In particular in times in which securing the blood supply increasingly becomes a challenge, we believe expanding the donor pool is a goal-oriented solution. But it’s not just efficiency that should be paramount here – first and foremost, this is about humanity. Solid strategies are based on facts, not prejudice.

  • We demand a modernisation of the blood donation guidelines that includes a clear stand against stigmatisation and for inclusion.
  • We demand that the German Medical Association and other responsible actors change the Guidelines on Hemotherapy to end the exclusion of gay and bisexual men and trans* individuals.
  • It is possible to reconcile the safety of the blood supply with the aspiration of freedom from discrimination. Other countries have already demonstrated this – it’s time for Germany to follow suit.


Fifteen companies have followed our call to end the discrimination of sexual minorities with regards to blood donations and signed the position paper. Thank you for your support!


Auch wenn in Zeiten von Corona vieles still zu stehen scheint – es kommt wieder Bewegung in die Diskussion darum, ob und unter welchen Umständen schwule und bisexuelle Männer und trans* Personen auch weiterhin von der Möglichkeit Blut zu spenden, ausgeschlossen werden oder nicht.

Gerade während der Covid-19 Pandemie geht der Vorrat an Blutkonserven stark zurück und Spenden werden dringend benötigt. Umso aktueller und dringender ist die Frage, warum homo- und bisexuelle Männer und trans* Personen durch die derzeitige Rückstellungsfrist der Spende von einem Jahr, nach dem letzten Geschlechtsverkehr, de facto vom Blutspenden ausgeschlossen sind.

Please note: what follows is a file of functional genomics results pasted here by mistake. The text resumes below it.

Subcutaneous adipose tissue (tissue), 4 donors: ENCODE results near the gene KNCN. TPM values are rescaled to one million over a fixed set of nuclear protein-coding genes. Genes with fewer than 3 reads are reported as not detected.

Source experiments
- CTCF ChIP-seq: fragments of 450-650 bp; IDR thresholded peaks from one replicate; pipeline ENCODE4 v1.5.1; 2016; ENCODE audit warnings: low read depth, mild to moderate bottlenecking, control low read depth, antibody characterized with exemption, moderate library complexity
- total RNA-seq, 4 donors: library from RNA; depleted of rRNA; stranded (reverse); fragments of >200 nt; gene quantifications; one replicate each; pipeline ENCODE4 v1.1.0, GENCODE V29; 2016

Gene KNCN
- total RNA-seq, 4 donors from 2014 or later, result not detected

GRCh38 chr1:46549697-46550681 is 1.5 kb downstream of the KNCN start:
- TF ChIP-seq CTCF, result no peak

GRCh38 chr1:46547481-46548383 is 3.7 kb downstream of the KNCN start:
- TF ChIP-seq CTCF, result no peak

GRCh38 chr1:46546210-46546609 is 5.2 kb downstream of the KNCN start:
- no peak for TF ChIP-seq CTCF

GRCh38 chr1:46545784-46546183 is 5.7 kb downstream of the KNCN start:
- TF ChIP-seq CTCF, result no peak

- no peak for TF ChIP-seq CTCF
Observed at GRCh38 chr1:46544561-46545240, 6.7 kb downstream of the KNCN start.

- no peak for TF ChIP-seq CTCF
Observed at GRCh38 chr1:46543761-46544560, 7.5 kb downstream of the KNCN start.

Kürzlich sind Vertreter_innen des Paul-Ehrlich-Instituts und der Bundesärztekammer zusammengekommen, um über die Richtlinie Hämotherapie und unter anderem eine mögliche Verkürzung der Rückstellung von schwulen und bisexuellen Männern und trans* Personen zu beraten. Ergebnisse dieses Treffens sind leider noch nicht öffentlich – das hindert uns allerdings nicht daran, erneut auf unsere Forderungen aufmerksam zu machen. Die PROUT AT WORK-Foundation hat gestern einen öffentlichen Brief an das Paul-Ehrlich-Institut und die Bundesärztekammer versandt.

Gemeinsam mit weiteren Engagierten setzen wir uns nachhaltig dafür ein, dass Unternehmen in Deutschland ermöglicht wird, ihre gesellschaftliche Verantwortung wahrzunehmen, beispielsweise durch die Unterstützung von Blutspenden auf Firmengeländen, und gleichzeitig ihrem Anspruch und ihrer gesetzlichen Verpflichtung an ein diskriminierungsfreies Arbeitsumfeld nachzukommen.

Update November 12, 2020

The consultations between representatives of the Paul-Ehrlich-Institute, the German Medical Association and the Ministry of Health on the hemotherapy guideline have not (yet) reached a conclusive result. Therefore, unfortunately, everything remains the same for the time being and the de facto blood donation ban for gay and bisexual men and trans* persons remains in place for the time being.

In a public letter, we had again advocated changing the hemotherapy guideline. A new meeting of the responsible parties is scheduled for January 2021. Even though we had hoped for a different outcome of the consultations, we will continue our commitment and continue to campaign against the discriminatory regulations. Our position paper can be signed by further companies on an ongoing basis.


If you would like to speak out against the discrimination of sexual minorities as well, you will find our position paper here. For more information, feel free to contact us.